We've become a society obsessed with the quest for physical perfection. If you don't like the nose (or ears or lips or breasts) you were born with, there's a solution: find a doctor and get it fixed. Last year Americans underwent nearly 11 million cosmetic plastic surgery procedures, according to the American Society of Plastic Surgeons. That's an increase of 7 percent from the previous year and more than 400 percent from a decade ago. Clearly, the idea of altering nature's plan for your appearance is now widely accepted. But are there parts of your body that should be off limits?
Some doctors think so. Last week the American College of Obstetricians and Gynecologists (ACOG) Committee on Gynecologic Practice issued a statement to its members warning about the dangers of trying to create "designer vaginas" through procedures that purport to trim and slim the vaginal lips, tighten the vagina or add extra bounce to the G-spot with injectable materials like collagen. Over the past few years these procedures have been marketed in magazines and over the Internet largely as boosts to sexual satisfaction, turning labiaplasty (the technical name for surgery that snips the vaginal lips, or labia) into one of the fastest-growing procedures. Labiaplasty is sometimes necessary for medical reasons—if there's a problem with urination, for example. But doctors say those cases are not the reason for the surge. Although there are no firm numbers on how many procedures were performed last year, doctors around the country report more and more requests from patients for purely cosmetic changes. When there's no medical reason for these surgeries, they're not covered by insurance and can cost patients as much as $10,000.
Not so long ago, the main clientele for cosmetic vaginal procedures was sex workers and nude entertainers, but with the increasing popularity of bikini waxes, women have become more aware of the appearance of their vaginas, and a growing number seem to feel they don't measure up. Others worry that they don't enjoy sex as much after pushing a baby out the birth canal; they hope that tightening their vaginas will restore the thrill. In many cases women say that they began to question the look of their vaginal area after a comment from a male partner who had been influenced by images in sexually explicit magazines or movies. Doctors say they're seeing women of all ages—even in their 60s and 70s—who want vaginal makeovers.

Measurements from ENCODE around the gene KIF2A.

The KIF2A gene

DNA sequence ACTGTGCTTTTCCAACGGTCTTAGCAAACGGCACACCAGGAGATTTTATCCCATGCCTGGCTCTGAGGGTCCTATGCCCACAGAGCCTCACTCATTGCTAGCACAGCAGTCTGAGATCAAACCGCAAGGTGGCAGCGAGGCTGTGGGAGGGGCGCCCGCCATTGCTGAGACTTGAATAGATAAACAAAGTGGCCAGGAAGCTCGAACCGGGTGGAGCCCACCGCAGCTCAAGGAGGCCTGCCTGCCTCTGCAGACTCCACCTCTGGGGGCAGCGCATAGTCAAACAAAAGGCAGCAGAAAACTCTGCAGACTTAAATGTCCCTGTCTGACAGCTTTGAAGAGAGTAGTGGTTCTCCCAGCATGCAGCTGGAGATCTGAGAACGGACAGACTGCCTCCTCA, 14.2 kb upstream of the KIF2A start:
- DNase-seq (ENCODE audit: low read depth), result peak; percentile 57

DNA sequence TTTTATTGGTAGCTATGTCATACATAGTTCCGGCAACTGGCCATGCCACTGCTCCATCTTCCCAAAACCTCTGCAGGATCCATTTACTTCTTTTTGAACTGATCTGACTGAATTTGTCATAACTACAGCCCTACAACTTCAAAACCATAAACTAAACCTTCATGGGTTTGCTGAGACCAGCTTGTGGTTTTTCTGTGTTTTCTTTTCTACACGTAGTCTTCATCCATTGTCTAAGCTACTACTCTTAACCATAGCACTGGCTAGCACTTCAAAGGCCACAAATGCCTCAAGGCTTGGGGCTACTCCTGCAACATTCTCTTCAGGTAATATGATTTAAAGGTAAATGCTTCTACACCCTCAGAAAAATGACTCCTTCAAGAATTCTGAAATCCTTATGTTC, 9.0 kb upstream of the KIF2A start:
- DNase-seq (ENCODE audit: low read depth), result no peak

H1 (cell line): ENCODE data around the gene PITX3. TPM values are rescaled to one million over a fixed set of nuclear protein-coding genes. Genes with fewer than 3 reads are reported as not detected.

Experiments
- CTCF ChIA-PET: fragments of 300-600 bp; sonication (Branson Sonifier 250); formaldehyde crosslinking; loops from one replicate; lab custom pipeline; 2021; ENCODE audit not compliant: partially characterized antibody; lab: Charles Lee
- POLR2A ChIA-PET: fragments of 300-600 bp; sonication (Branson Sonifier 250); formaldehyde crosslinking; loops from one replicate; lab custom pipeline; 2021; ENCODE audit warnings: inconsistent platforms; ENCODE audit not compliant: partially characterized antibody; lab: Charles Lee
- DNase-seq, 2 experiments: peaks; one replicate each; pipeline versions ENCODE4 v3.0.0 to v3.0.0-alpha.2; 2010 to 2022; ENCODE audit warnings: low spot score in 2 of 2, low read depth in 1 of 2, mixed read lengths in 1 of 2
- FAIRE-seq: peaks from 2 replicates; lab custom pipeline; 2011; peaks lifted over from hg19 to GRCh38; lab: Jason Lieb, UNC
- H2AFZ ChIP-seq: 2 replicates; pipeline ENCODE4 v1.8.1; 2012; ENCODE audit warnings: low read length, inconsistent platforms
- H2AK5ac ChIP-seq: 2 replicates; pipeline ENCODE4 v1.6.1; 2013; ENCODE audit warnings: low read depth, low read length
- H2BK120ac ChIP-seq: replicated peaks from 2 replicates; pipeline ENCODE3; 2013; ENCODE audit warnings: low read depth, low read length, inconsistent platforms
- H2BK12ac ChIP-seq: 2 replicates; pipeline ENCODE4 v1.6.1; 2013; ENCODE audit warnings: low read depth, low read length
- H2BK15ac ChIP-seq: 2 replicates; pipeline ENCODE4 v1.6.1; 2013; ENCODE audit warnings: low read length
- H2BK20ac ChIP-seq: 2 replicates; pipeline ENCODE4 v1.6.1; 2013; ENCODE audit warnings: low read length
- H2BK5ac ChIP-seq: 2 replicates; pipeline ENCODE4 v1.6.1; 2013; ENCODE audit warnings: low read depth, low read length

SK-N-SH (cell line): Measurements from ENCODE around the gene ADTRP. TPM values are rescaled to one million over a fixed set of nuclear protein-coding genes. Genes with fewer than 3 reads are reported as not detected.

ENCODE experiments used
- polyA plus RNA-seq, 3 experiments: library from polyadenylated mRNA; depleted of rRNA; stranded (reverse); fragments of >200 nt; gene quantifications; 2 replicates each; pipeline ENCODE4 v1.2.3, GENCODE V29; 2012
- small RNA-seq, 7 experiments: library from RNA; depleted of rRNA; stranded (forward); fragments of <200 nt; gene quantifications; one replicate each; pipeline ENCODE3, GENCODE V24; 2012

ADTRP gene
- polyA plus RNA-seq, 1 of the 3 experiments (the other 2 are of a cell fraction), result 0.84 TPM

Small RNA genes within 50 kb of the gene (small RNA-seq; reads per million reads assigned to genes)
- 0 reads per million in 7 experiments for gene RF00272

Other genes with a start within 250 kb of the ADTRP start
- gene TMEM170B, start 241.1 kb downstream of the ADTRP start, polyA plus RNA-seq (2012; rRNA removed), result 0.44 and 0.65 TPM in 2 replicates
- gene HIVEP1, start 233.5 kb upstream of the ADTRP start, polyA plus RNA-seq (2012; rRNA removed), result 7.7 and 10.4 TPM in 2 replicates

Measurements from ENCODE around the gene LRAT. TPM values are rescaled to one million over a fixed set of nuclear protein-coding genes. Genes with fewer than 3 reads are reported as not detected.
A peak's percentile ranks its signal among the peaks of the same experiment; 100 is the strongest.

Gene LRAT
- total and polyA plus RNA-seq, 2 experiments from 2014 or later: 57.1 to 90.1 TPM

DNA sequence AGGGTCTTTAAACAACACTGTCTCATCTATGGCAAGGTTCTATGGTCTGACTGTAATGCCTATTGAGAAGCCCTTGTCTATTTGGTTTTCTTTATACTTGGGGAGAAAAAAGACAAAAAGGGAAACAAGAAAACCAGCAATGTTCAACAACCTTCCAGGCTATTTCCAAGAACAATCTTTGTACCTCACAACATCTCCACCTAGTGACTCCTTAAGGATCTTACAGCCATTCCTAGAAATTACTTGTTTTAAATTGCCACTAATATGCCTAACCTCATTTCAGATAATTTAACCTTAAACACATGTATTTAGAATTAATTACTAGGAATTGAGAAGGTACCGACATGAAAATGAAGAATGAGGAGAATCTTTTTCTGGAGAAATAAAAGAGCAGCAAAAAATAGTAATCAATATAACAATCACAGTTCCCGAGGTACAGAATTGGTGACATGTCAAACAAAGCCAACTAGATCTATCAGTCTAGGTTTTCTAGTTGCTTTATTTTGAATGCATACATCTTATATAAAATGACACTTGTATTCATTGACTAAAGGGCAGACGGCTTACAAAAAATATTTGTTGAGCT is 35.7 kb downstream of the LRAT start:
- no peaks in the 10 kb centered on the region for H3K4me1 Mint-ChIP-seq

But the peril may be much greater than prospective patients realize, ACOG warns. "What we're concerned about is that there is no safety or efficacy data for these procedures," says Dr. Cheryl Iglesia, a member of the committee that issued the statement and the director of Female Pelvic Medicine and Reconstructive Surgery at Washington Hospital Center in Washington, D.C. "There are no studies in peer-reviewed journals that show long-term outcomes." The vast majority of these procedures are not medically indicated, Iglesia says, and women could end up in worse shape than when they started because of complications like severe pain from scarring by lasers used on the vaginal wall, decreased lubrication or incontinence. In the statement, the ACOG committee warned that "patients who are anxious or insecure about their genital appearance or sexual function may be further traumatized by undergoing an unproven surgical procedure with obvious risks."
ACOG says that women who are contemplating this kind of questionable procedure need to understand that there's a great variety in the appearance of the vaginal area—just as there is in any other part of the body—and most of those differences are well within the normal range, which means they do not require medical intervention. "You can have [vaginal] lips that are a few millimeters to a few centimeters," Iglesia says. "It's all normal. You don't have to look like a Playboy bunny down there." And a tighter vagina is no guarantee of a better time in bed. "There is real potential that you could make your sex life worse," she says. "You can't just say we will tighten it up and it will work better." Female sexual satisfaction is dependent on a wide range of factors. "It's not just the size of the vagina," Iglesia says. "There's a lot more involved, including nerves, blood supply and lubrication" as well as the critical emotional components of sexual satisfaction.
Women considering cosmetic vaginal surgery might also want to read up on the international campaign against female genital mutilation, procedures among some African, Middle Eastern and Asian cultures that often involve cutting or stretching of the labia and inserting corrosive substances into the vagina to make it tighter or narrower. Sound familiar? The World Health Organization and UNICEF, among others, have been actively lobbying for the elimination of genital mutilation, which may be performed on infants, children and teenagers. While this campaign continues to make progress, women in this country are paying doctors for what many think is a high-tech version of the practice. It's something to think about.